The Sephardic Jews of Spain and Portugal: Survival of an Imperiled Culture in the Fifteenth and Sixteenth Centuries

I had the pleasure of working with Dolores Sloan on the board of the Society for Crypto-Judaic Studies from 2011- 2013. I first met “Dolly” at the Crypto-Jewish Symposium hosted by Texas A&M in 2010 and led by Rabbi Peter Tarlow. Dolly is the Editor of the Journal of Spanish, Portuguese, and Italian Crypto Jews and former Editor of HaLapid, journal of The Society for Crypto-Judaic Studies. Her website is http://www.doloressloan.com/.

Dolly is a passionate lecturer on Crypto-Jewish topics and wrote The Sephardic Jews of Spain and Portugal. The book in many ways reads more like a historical novel which is particularly helpful to those interested in a less academic focused work. It nevertheless provides an overview of the key events in Iberian Jewish history in the Peninsula.

Prior to 1492, Jews had flourished on the Iberian Peninsula for hundreds of years. Marked by alternating cooperative coexistence and selective persecution alongside Christians and Muslims, this remarkable period was a golden age for Iberian Jews, with significant and culturally diverse advances in sciences, arts and government.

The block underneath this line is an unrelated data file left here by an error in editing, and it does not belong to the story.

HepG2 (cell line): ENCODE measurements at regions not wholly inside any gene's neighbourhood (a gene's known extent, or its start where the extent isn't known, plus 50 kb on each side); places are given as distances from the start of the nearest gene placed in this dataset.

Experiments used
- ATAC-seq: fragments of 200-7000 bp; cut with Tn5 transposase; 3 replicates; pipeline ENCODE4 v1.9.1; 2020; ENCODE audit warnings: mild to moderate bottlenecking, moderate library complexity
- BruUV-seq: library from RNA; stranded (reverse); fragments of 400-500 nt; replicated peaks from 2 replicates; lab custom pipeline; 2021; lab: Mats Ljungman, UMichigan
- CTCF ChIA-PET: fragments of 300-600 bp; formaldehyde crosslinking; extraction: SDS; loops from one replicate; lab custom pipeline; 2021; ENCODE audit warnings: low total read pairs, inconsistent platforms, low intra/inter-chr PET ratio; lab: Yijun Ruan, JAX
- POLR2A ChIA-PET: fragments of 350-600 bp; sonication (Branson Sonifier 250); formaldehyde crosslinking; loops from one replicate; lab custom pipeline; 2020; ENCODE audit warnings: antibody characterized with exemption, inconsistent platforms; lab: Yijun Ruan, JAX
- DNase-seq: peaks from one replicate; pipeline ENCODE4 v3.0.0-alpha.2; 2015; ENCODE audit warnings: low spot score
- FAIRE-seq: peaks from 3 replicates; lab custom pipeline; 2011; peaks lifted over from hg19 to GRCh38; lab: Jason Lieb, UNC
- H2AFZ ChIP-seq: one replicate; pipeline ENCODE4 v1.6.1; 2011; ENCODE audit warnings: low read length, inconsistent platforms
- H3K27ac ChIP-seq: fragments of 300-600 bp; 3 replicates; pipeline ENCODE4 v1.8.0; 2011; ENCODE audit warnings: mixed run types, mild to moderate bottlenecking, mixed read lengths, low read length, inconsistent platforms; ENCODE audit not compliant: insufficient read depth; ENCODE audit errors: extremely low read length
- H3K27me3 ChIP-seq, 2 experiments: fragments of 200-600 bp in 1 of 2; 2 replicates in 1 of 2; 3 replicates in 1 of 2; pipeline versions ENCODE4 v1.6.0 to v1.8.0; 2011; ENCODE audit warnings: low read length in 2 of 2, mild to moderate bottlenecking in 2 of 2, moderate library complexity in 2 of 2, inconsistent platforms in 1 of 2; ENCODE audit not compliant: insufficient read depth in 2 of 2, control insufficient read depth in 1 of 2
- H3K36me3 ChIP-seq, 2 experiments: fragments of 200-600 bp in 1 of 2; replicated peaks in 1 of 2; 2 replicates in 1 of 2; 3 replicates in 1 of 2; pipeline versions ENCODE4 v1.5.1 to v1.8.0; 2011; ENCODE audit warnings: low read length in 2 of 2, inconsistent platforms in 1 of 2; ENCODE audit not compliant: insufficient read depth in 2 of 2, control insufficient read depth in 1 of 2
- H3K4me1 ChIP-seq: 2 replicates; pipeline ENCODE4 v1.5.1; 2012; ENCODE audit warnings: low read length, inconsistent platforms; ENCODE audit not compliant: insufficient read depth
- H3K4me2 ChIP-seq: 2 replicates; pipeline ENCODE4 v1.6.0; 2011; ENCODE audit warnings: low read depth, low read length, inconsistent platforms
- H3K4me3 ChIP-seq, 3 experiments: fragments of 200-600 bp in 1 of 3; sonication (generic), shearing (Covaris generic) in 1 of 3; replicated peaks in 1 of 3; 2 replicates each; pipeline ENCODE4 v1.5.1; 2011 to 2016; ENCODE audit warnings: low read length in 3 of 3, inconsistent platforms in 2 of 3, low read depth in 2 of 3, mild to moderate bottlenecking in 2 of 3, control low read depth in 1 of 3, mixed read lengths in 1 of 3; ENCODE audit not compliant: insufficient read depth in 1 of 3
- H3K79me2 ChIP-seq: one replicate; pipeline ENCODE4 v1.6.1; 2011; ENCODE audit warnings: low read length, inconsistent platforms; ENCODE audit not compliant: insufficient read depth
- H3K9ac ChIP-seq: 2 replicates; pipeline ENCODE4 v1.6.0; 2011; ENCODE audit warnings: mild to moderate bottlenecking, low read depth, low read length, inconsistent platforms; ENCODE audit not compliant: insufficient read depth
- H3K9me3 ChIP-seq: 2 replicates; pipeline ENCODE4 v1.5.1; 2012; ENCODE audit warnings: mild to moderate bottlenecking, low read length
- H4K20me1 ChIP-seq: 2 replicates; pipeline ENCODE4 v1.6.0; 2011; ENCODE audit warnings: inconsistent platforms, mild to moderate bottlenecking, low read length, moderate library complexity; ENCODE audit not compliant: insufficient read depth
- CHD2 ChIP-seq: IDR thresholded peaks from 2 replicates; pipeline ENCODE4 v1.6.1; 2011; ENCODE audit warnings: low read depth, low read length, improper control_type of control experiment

This work traces the history of the Sephardic Jews from their golden age to their post-Columbian diaspora. It highlights achievements in science, medicine, philosophy, arts, economy and government, alongside a few less noble accomplishments, in both the land they left behind and in the lands they settled later.

Several significant Sephardic Jews are profiled in detail, and later chapters explore the increasing restrictions on Jews prior to expulsion, the divergent fates of two diaspora communities (in Brazil and the Ottoman Empire), and the enduring legacy of Sephardic history.

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Posted by Rabbi Dr. Juan Marcos Bejarano Gutierrez the director of the B’nei Anusim Center for Education. He is the author of The Converso Dilemma: Halakhic Responsa and the Status of Forced Converts and The Karaites: And the Question of Jewish Identity.

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